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First Nations Fruit Industry Development Workshop

By Forrest Scharf (PAg) Provincial Specialist, Fruit Crops

April 17, 2019, was an exciting day for the fruit sector. The University of Saskatchewan hosted a Sour cherry and Haskap information session mainly targeted to First Nation representatives, followed by a tour of the Agri-Food Innovation Centre.

Fruit sector representatives from the dwarf sour cherry and haskap industries also played an important role in discussing opportunities in the industry. The event was coordinated by the Ministry of Trade and Export Development (TED) and was supported by Ministry of Agriculture staff, Dr. Bob Bors, from the University of Saskatchewan’s College of Agriculture and Bioresources, as well as Dr. Martin Reaney, Strategic Research Program Chair in Lipid Quality and Utilization.

The day started off with Dr. Bors talking about the haskap research breeding program that he initiated at the University of Saskatchewan, which has become world famous among berry growers, and the dwarf sour cherry breeding program that resulted in the Romance Series of cherries as well as the Carmine Jewel variety.

Dr. Martin Reaney speaking to an audience
Dr. Martin Reaney talks about
potentially valuable extracts
from fruit processing
Dr. Reaney then provided a presentation regarding potential high-value products that could be made via processing pits and seeds of sour cherry as well as chokecherry. Normally pits and seeds are thought of as waste by-products resulting from value-added processing. Use of the kernels and seed would make processing of these fruits more efficient from a cost, and return-on-investment perspective. Samples of these processed products were shared with audience members, and were found to be highly appealing.

The President of the Canadian Cherry Producers Inc. (CCPI) and owner of Everyday Farms, Jocelyn Zurevinsky, then gave a presentation regarding the mandate and role of CCPI, as well as opportunities in the cherry industry. This was followed by a presentation by the representative of Haskap Saskatchewan, Curtis Braaten, president, Haskap Central Sales Ltd. Curtis talked about the role of Haskap Saskatchewan, as well as opportunities in the Haskap industry.

Dan Haggart presenting information about his company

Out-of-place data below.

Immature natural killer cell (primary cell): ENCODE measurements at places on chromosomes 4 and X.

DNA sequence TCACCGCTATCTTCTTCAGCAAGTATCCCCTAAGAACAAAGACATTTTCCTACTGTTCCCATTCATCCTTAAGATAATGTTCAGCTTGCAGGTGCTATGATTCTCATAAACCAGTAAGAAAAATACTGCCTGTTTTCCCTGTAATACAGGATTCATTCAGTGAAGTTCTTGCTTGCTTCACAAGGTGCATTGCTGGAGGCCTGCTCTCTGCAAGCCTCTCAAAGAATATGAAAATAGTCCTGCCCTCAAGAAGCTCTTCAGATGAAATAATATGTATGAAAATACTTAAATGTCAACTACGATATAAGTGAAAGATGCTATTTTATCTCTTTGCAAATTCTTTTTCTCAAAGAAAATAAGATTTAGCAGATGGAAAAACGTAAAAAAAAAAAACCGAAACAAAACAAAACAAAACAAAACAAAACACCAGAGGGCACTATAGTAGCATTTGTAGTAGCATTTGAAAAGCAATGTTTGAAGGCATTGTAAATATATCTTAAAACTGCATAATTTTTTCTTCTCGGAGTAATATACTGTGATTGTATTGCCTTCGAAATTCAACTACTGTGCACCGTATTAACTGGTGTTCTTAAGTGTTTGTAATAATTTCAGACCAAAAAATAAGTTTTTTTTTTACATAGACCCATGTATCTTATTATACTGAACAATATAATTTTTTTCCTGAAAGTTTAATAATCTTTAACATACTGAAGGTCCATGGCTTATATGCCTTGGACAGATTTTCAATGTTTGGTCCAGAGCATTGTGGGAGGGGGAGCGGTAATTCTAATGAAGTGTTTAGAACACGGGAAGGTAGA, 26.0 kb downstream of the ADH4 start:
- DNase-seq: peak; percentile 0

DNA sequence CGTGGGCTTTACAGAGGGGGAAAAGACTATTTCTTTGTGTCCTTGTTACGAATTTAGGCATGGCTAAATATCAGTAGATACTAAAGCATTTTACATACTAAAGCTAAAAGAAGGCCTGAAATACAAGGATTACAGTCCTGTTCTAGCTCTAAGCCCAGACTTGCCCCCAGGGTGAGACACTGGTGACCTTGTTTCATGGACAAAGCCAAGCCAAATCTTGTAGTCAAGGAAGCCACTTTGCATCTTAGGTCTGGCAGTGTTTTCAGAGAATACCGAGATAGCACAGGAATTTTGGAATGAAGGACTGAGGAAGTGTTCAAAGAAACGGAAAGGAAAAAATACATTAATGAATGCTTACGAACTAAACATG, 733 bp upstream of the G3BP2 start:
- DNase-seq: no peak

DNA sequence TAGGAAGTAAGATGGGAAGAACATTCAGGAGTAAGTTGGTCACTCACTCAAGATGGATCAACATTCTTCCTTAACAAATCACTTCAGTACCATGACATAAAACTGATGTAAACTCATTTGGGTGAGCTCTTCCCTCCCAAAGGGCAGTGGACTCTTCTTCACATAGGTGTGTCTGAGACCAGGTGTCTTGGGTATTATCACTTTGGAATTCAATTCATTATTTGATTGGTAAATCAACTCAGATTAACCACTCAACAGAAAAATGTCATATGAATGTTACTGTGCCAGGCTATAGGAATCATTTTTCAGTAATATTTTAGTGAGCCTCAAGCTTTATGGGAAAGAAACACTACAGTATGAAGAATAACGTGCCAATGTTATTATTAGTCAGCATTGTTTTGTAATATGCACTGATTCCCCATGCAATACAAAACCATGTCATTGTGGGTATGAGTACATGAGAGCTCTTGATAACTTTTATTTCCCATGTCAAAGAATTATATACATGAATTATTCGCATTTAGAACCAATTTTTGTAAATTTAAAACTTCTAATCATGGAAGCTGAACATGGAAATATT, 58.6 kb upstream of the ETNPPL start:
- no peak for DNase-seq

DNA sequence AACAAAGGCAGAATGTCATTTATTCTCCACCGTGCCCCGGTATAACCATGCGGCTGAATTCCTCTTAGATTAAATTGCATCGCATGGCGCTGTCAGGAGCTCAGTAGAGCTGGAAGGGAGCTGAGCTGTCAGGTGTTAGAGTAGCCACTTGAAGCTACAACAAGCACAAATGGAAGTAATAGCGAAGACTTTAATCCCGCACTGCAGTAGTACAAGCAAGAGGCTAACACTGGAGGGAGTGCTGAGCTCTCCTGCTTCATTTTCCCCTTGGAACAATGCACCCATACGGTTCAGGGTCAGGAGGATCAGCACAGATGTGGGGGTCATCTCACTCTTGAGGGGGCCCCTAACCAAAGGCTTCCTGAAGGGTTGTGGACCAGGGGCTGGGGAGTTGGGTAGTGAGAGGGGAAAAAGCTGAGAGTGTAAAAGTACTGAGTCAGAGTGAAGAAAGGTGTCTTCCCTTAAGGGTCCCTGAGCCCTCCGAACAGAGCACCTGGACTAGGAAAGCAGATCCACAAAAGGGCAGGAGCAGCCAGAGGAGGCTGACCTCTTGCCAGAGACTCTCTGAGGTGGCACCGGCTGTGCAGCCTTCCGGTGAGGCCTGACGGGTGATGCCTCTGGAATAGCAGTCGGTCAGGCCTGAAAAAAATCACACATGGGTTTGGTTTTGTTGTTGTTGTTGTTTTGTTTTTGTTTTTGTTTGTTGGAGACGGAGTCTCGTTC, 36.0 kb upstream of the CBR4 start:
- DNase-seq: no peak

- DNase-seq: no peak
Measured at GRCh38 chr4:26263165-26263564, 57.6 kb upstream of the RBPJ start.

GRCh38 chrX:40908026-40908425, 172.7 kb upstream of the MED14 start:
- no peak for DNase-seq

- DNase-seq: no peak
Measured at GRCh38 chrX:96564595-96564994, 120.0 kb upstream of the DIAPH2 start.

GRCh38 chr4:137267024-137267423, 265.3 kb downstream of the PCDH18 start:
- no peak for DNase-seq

Dan Haggart President/CEO of Cherrish
presenting information about his company
to First Nations representatives
The audience was treated to a fascinating talk by Dan Haggart, President/CEO of Cherrish, and George Martinez, CEO, Manna Nutritionals. The title of their talk was “Cherrish and the Need for Sour Cherries.” They highlighted various well researched aspects of their target consumers, their branding strategy and sophisticated ways that they are positioning themselves to gain broad consumer awareness. Their primary product is a 100 per cent cherry juice that has exceptionally high antioxidant capacity, is known to be anti-inflammatory and is an effective muscle recovery treatment. The company also markets a few other cherry juice mixes that include other natural fruit flavouring, like blueberry. The products are marketed in 355 ml containers specifically designed to meet the needs of some athletes, as well as in smaller 89 ml packets for long distance runners. The company also expressed interest in haskap as a future component of one of their flavoured products.
A 355 ml bottle of Cherrish drink
355 ml Cherry/Blueberry
mixed Cherrish drink
An 89 ml package of Cherrish To Go
89 ml Cherrish To Go package

The presentations painted a picture of optimism, the potential to partner with First Nations and the potential to expand the industry in Saskatchewan to significantly higher levels.  

For more detailed information about this event, please contact Forrest Scharf, provincial fruit specialist.

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